Something strange is happening to the fish in America's rivers, lakes and ponds. Chemical pollution seems to be disrupting their hormones, blurring the line between male and female.
And as CBS News national correspondent Dean Reynolds reports, those fish swim where millions get their drinking water.
The fish are biting on Lake Pepin this fall, and that's good news for Minnesota fishing guide Loren Waalkens.
Many of Waalkens' customers catch small mouth bass, which, along with their large-mouth cousins, are big business for fishermen and fishing guides. They've hooked anglers at tournaments as hyped as the Super Bowl.
The small mouth is also a fish of special value to researchers who suspect it may tell us something alarming about our water.
In Columbia, Mo., the U.S. Geological Survey is keeping smallies in some artificial ponds, investigating why so many males are showing female characteristics.
"Because it's male, you're seeing sperm here and here," said USGS Dianna Papoulias while examining a fish. "But oddly, you're also seeing eggs. Small, undeveloped eggs."
"It is an abnormality," she said. "In bass we would not expect to see eggs in a male."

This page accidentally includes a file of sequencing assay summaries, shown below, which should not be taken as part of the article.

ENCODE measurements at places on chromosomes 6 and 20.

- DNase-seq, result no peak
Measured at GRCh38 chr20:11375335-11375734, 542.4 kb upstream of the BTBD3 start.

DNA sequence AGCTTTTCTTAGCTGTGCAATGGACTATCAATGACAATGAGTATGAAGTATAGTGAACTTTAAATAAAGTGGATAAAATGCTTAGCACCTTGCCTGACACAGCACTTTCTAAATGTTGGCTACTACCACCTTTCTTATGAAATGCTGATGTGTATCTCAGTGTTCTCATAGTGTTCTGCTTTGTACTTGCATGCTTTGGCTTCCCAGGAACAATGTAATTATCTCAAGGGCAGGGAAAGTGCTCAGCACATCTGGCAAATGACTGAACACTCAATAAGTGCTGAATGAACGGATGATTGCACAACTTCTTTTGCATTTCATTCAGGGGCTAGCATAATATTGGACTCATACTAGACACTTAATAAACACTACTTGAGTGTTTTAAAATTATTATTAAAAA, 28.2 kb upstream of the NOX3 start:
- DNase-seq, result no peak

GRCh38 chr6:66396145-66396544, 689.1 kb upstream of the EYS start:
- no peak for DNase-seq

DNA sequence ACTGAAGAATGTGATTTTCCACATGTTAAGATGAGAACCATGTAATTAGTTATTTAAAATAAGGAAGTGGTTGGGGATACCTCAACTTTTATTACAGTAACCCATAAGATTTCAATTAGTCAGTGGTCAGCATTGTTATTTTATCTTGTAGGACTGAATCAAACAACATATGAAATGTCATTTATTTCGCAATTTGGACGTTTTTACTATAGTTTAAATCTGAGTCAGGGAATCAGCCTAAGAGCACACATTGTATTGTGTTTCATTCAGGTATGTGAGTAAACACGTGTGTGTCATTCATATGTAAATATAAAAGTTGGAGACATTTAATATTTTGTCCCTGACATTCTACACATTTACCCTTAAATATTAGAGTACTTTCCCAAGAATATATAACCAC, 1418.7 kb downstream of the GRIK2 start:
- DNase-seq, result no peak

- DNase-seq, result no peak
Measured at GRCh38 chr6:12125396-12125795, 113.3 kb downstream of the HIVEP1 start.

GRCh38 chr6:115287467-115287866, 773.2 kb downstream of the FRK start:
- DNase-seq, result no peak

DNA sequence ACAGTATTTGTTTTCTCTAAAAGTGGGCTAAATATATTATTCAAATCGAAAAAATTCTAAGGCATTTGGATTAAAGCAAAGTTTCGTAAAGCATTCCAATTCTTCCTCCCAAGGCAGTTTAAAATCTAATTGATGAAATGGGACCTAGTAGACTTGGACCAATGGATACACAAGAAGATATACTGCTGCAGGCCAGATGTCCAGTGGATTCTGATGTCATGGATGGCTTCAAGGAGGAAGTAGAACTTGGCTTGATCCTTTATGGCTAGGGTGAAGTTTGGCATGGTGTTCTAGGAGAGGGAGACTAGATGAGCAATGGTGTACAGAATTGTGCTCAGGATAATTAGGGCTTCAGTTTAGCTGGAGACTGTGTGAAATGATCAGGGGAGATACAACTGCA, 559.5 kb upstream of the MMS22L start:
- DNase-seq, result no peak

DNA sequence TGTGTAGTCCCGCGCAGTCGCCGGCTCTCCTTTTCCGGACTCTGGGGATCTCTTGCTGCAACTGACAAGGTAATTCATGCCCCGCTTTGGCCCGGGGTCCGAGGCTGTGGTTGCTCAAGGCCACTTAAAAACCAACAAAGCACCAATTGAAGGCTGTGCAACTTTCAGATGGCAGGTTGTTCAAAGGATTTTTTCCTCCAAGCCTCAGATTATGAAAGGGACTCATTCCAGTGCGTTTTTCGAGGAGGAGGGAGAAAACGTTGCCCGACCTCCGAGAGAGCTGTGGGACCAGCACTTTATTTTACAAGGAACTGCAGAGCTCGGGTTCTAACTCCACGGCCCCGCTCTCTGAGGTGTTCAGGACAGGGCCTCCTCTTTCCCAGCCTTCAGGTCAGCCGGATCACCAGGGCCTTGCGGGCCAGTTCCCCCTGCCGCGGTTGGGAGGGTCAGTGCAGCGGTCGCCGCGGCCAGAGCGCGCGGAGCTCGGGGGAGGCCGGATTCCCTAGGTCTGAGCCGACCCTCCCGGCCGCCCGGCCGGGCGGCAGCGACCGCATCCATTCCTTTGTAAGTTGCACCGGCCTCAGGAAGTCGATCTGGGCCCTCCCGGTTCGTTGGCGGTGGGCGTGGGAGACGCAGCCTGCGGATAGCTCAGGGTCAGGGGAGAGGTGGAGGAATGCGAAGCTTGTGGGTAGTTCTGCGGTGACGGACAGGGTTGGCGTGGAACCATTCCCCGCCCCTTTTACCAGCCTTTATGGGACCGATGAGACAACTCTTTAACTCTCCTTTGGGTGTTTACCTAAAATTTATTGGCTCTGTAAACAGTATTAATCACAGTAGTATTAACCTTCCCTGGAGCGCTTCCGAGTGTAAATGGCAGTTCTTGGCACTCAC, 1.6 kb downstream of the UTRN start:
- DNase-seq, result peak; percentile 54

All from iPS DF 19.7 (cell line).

Abnormal - but increasingly common. In the upper Mississippi River where Loren Waalkens fishes, more than 70 percent of the male smallmouth bass had female characteristics.
In South Carolina's Peedee River, the ratio was even higher - 9 out of 10.
And in one section of the Potomac River near Washington, every smallmouth bass had the same condition.
In fact, a recent USGS study found the phenomenon in virtually every watershed in the country. And it's and not just bass. Some carp, catfish and sturgeon have the same odd make-up.
The suspicion is that hormone-disrupting chemicals in the water - pesticides, pharmaceuticals including birth control pills, or even household detergents - may be prompting the feminization of the fish.
And that matters because in controlled experiments like those in Columbia, which duplicated the chemicals found in U.S. rivers, entire populations of fish simply collapsed, unable to spawn.
What's more, tens of millions of Americans get their drinking water from rivers - an estimated 18 million from the Mississippi river alone.
Waalkens wonders if his beloved bass could be the proverbial canary in the coal mine.
"Are there other species and other types of animals that this may be occurring in?" he said. "You know, there's a lot of unanswered questions."
Those questions' answers may lie somewhere beneath the surface of the water we drink.